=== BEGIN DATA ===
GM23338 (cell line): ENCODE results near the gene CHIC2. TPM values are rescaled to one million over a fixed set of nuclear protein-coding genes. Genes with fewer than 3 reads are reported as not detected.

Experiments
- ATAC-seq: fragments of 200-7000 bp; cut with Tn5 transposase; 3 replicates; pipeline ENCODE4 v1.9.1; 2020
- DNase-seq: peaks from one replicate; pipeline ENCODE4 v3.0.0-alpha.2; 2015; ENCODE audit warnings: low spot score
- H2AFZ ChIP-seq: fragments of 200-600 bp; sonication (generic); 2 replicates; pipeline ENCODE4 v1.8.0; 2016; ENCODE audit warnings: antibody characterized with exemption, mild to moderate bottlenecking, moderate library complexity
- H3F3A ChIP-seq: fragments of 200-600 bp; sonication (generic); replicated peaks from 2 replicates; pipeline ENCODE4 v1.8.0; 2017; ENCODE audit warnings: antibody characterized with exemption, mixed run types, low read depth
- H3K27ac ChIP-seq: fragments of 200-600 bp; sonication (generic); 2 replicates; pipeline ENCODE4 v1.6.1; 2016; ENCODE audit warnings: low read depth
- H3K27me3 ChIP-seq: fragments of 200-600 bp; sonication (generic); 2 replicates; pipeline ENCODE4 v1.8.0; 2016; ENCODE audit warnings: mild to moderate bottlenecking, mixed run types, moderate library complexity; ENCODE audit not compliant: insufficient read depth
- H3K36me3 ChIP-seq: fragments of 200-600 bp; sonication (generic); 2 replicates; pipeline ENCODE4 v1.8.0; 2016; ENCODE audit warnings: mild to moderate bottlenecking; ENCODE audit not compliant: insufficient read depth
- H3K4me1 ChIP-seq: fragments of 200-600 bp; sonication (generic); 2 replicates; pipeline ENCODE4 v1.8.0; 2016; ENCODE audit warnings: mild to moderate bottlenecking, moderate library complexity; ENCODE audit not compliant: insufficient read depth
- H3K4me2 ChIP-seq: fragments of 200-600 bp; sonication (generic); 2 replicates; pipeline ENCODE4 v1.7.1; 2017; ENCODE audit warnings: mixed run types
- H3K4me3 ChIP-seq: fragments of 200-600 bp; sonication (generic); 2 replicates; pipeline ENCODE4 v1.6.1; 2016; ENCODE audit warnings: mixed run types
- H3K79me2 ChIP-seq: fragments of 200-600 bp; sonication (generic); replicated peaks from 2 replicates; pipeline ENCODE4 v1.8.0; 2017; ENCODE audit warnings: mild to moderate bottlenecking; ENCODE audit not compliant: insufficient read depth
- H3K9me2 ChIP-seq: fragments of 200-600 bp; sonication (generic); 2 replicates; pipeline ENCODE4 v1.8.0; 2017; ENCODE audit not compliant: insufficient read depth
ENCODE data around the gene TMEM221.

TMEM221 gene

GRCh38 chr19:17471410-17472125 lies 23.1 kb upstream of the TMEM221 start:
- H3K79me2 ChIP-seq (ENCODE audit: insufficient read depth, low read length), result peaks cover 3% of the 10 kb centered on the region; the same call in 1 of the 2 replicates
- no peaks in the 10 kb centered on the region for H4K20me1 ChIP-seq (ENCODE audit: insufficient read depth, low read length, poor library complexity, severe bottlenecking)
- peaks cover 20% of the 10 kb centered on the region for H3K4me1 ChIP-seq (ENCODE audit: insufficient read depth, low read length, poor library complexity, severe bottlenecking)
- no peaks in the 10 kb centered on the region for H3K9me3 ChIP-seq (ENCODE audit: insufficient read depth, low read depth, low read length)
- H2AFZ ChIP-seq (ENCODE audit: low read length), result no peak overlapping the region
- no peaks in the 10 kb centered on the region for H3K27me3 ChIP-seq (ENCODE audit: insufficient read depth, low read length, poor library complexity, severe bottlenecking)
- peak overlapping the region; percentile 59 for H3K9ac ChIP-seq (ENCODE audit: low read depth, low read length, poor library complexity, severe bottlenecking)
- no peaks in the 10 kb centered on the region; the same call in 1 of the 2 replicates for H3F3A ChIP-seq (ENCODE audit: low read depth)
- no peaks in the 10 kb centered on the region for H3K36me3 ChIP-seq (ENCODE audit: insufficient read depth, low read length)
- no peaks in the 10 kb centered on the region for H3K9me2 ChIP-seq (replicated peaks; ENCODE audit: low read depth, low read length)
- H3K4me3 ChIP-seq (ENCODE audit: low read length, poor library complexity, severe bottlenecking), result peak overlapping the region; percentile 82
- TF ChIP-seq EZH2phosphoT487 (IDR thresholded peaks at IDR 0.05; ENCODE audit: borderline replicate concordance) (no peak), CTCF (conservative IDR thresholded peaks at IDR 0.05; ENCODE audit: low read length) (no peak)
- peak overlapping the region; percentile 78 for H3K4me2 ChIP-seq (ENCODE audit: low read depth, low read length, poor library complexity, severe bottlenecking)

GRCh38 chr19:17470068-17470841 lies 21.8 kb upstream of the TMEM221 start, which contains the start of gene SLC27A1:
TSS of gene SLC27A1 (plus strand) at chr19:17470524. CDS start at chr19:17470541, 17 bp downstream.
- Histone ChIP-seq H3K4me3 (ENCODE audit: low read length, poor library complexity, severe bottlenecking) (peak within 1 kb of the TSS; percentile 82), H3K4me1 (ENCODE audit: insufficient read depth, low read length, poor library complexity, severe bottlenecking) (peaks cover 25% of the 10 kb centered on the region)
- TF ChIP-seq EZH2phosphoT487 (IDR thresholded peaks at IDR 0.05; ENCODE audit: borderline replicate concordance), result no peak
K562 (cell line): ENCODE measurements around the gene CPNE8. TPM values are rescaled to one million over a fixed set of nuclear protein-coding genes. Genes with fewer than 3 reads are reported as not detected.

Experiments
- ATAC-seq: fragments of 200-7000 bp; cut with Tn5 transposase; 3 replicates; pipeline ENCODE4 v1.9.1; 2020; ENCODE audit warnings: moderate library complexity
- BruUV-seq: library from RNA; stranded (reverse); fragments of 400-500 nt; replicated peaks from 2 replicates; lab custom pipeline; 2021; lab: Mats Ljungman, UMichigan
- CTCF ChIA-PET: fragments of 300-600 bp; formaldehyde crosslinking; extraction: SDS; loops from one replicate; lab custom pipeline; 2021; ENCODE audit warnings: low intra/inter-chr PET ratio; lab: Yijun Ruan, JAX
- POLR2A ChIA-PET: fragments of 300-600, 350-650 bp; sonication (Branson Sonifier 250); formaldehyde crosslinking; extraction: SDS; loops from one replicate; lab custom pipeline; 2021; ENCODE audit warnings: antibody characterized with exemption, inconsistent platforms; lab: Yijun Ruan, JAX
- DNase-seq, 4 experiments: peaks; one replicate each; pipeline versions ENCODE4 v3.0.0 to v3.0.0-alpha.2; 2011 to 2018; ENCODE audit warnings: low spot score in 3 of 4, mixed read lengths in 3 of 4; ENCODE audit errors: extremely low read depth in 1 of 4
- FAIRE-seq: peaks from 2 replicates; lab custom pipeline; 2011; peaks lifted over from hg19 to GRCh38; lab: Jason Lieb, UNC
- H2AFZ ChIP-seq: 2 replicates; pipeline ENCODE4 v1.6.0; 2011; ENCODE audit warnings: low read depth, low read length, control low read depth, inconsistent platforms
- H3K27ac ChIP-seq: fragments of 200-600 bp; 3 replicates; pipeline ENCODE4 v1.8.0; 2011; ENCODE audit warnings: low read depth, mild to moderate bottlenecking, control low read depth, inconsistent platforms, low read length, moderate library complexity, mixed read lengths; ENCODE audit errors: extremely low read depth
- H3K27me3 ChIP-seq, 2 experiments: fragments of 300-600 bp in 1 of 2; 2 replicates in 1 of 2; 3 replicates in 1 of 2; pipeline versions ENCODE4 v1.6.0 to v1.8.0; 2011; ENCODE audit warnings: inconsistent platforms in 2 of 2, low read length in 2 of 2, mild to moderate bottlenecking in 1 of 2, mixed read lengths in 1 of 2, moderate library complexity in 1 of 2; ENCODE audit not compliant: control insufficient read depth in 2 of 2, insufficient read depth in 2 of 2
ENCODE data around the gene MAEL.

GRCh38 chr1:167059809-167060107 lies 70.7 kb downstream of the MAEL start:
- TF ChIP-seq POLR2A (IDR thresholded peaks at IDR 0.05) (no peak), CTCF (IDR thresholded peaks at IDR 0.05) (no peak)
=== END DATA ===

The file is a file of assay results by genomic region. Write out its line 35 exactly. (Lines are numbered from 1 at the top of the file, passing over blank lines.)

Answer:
K562 (cell line): ENCODE measurements around the gene CPNE8. TPM values are rescaled to one million over a fixed set of nuclear protein-coding genes. Genes with fewer than 3 reads are reported as not detected.